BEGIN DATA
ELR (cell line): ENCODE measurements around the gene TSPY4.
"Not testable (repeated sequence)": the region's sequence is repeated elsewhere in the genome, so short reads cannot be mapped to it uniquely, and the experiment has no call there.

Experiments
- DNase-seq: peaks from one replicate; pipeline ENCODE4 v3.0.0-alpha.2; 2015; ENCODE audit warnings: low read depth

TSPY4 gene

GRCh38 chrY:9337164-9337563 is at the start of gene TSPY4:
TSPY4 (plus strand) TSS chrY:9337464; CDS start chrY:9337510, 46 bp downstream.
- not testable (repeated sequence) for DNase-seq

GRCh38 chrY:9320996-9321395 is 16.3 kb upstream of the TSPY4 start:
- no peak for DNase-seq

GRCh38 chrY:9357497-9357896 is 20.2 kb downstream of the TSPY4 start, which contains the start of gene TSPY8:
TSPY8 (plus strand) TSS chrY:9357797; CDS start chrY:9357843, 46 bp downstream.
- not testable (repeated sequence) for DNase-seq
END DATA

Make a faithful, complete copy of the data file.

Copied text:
ELR (cell line): ENCODE measurements around the gene TSPY4.
"Not testable (repeated sequence)": the region's sequence is repeated elsewhere in the genome, so short reads cannot be mapped to it uniquely, and the experiment has no call there.

Experiments
- DNase-seq: peaks from one replicate; pipeline ENCODE4 v3.0.0-alpha.2; 2015; ENCODE audit warnings: low read depth

TSPY4 gene

GRCh38 chrY:9337164-9337563 is at the start of gene TSPY4:
TSPY4 (plus strand) TSS chrY:9337464; CDS start chrY:9337510, 46 bp downstream.
- not testable (repeated sequence) for DNase-seq

GRCh38 chrY:9320996-9321395 is 16.3 kb upstream of the TSPY4 start:
- no peak for DNase-seq

GRCh38 chrY:9357497-9357896 is 20.2 kb downstream of the TSPY4 start, which contains the start of gene TSPY8:
TSPY8 (plus strand) TSS chrY:9357797; CDS start chrY:9357843, 46 bp downstream.
- not testable (repeated sequence) for DNase-seq